NAPSTER VS. THE RECORDING INDUSTRY ASSOCIATION OF AMERICA Napster versus The Recording Industry Association of America (RIAA) is a copyright infringement case that began in 1999. RIAA is the plaintiff representing many music corporations and various artists who are the owners of the copyrighted material. Napster is the defendant who provides copyrighted music available to the public for Internet downloads without the permission of the owners.
According to public record, Napster has willfully provided this copyrighted music to users with the prior knowledge of infringement. Their internal records, behavior and, most of all, their own admission to this illegal act, have proven this. Napster has also contributed to direct infringement by its users; due to when these users download music, they have violated reproduction and distribution rights. Napster provides the means for this user infringement by supplying the software, hardware and manpower that makes it convenient for the music transfer.
To further contribute to this delinquency, Napster has refused to provide the court with the identities of its users.
Ignorance has not been a tactic used by Napster. Their founders, Sean Parker and Shawn Fanning, have been quoted saying, "bypass the record industry entirely." Also the top executives of this company have 45+ years experience in intellectual property matters and in the recording industry. This combined experience in the industry they are exploiting provides them with more than enough awareness of their actions. However, these knowledgeable executives have also continuously downloaded copyrighted music Francine L. Williams Group 5 Page 2 on their own computers. Ironically, Napster posted its own copyright notices, which included the threat to sue for logo trademark infringement.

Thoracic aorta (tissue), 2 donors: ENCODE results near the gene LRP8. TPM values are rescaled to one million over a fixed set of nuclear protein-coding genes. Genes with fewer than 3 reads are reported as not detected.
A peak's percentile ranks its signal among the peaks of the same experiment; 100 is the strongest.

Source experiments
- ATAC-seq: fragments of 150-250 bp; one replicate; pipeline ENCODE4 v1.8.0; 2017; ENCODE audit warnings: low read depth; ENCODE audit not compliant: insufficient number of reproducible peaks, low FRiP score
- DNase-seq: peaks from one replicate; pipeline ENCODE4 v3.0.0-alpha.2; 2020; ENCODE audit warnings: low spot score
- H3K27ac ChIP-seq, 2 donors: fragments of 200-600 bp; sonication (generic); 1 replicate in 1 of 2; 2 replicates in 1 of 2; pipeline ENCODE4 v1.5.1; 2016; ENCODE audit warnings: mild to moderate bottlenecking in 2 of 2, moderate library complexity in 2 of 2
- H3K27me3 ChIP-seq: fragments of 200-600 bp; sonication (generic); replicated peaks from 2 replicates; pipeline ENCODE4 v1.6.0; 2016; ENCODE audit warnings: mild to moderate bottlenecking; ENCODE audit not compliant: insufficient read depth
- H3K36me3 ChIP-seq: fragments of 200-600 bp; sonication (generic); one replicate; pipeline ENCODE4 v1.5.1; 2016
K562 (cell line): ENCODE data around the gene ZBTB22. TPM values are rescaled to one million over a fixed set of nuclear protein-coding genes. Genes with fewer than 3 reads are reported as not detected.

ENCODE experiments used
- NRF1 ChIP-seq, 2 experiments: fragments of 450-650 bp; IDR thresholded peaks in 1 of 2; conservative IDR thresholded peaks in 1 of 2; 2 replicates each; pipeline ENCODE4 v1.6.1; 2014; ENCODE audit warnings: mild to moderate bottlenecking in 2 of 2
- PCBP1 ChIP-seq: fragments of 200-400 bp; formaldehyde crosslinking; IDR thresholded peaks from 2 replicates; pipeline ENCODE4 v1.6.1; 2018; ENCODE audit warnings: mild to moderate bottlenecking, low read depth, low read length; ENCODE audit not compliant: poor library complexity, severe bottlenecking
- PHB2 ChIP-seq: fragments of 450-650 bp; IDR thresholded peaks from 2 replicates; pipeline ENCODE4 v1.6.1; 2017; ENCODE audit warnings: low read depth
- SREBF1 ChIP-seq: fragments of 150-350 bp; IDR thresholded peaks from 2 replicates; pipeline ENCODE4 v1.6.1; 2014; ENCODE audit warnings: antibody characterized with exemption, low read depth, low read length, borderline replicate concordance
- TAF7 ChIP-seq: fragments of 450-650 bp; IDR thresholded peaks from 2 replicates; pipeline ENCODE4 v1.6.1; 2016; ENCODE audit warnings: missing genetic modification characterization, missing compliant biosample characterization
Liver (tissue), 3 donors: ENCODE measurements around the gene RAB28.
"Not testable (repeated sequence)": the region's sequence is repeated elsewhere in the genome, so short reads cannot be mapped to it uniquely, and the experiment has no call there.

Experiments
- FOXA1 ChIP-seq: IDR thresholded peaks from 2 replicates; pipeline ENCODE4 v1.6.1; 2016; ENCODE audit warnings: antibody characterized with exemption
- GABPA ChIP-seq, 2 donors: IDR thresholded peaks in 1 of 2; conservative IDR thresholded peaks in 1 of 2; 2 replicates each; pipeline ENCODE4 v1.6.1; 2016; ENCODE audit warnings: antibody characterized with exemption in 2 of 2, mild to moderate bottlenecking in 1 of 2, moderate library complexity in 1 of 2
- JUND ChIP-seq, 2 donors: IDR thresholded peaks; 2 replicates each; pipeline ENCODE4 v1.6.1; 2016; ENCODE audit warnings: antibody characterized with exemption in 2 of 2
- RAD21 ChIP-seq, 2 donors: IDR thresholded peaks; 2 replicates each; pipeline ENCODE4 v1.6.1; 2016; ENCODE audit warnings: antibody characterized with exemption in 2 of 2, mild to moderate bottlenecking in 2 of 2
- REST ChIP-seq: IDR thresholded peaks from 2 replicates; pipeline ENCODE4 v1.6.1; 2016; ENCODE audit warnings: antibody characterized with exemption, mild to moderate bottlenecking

Napster is also liable for vicarious infringement. This means they have the right and ability to supervise their users and have a direct financial interest in these users.
Napster's responsibilities included but not practiced, were the ability to block users, set controls on user's environments, filtering or blocking. Another method of policing the system was to log and collect the data of all offered and shared music. However, Napster did not use this method until they were ordered to do so.
The financial benefit to Napster has fueled their reluctance to provide the courts with user information and to stop the illegal infringement activity that is the sole basis of their business practice. After notification of its improper infringement conduct, Napster continued to conduct business using the current operating procedures. As of October 1, 2001, the Recording Industry Association of America, plaintiffs in this case, is entitled to judgment on their claims.
Sources: [online] www.riaa.com/pdf/PlaintiffsSJM.pdf [online] www.cnn.com/2000/LAW/08/07/copyright.overview/ [online] www.riaa.com/napster_legal.cfm